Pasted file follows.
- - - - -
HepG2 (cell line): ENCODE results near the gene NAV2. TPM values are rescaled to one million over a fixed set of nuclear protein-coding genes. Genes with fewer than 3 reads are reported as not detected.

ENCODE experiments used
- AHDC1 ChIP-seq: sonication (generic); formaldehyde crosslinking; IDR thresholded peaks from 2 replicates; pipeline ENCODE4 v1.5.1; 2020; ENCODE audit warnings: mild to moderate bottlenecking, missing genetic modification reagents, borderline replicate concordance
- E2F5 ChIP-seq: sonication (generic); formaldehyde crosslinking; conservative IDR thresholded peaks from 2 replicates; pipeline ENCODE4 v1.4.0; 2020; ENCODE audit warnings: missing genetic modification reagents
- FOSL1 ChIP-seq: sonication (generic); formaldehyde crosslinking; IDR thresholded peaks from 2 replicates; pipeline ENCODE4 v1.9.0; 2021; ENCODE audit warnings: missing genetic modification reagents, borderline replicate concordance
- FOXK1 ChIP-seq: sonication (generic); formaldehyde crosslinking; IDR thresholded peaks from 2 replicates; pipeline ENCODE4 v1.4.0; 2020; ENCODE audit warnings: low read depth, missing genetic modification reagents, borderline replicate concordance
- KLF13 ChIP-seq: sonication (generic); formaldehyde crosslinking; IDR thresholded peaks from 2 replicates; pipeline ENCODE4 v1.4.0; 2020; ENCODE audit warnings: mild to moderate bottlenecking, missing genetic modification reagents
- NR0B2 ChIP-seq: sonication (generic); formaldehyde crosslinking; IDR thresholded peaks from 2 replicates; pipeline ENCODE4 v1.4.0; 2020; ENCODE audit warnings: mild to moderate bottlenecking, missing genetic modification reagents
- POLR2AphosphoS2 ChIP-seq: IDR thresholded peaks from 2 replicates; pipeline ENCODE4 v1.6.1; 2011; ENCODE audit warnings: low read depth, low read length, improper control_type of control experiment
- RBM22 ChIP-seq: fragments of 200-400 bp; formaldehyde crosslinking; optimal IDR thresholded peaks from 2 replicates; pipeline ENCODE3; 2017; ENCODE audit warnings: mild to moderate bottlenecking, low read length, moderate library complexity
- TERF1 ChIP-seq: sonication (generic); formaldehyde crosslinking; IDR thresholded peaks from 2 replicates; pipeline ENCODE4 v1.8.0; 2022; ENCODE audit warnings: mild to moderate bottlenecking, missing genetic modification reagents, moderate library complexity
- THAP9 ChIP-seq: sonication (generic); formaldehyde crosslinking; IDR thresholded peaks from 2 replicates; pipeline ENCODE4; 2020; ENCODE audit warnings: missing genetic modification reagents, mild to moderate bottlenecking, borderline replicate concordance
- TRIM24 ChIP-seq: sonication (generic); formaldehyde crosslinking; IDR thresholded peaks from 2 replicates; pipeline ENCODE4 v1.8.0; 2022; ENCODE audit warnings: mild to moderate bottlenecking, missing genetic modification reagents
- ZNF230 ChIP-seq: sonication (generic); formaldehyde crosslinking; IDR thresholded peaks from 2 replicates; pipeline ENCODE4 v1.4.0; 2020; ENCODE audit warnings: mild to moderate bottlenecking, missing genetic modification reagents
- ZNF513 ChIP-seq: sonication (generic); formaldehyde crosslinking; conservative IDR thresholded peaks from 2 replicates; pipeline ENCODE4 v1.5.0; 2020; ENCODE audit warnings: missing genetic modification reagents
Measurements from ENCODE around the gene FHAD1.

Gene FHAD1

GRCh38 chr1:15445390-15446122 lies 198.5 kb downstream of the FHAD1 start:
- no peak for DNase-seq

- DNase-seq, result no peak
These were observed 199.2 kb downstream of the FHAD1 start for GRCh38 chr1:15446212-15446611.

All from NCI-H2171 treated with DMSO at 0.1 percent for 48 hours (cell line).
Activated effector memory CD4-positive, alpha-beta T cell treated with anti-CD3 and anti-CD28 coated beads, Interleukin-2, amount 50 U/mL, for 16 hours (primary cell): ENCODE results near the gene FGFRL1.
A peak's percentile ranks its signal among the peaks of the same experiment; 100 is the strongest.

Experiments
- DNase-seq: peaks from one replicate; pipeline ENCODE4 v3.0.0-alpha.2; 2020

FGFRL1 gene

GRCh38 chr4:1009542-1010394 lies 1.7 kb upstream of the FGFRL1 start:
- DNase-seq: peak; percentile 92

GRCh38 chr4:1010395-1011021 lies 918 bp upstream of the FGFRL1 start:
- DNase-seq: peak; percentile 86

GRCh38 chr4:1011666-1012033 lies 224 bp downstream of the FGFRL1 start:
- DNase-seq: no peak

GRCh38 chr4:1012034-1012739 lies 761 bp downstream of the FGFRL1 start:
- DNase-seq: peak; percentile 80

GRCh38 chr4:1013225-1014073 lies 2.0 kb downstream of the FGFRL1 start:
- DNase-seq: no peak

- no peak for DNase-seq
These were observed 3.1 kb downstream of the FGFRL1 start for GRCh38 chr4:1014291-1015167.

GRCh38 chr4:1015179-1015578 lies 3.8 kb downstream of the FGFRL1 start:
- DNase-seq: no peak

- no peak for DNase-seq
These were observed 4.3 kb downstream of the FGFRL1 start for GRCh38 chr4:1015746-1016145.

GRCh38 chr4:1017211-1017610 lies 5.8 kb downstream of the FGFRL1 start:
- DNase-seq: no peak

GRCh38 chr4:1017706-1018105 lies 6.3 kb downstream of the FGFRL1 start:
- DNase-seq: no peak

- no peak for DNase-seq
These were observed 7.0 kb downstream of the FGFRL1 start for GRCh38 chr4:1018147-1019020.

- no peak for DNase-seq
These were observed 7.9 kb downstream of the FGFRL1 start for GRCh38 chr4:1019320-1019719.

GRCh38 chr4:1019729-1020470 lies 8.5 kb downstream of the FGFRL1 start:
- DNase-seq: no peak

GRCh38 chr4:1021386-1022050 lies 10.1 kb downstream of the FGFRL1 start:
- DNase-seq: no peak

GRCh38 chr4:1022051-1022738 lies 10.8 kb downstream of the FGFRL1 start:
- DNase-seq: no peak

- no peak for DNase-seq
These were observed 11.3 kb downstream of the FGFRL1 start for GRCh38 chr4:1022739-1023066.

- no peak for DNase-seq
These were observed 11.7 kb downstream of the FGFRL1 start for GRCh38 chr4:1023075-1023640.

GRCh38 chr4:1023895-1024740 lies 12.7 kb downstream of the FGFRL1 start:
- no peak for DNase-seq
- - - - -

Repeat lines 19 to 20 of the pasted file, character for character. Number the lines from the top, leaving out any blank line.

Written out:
- no peak for DNase-seq

- DNase-seq, result no peak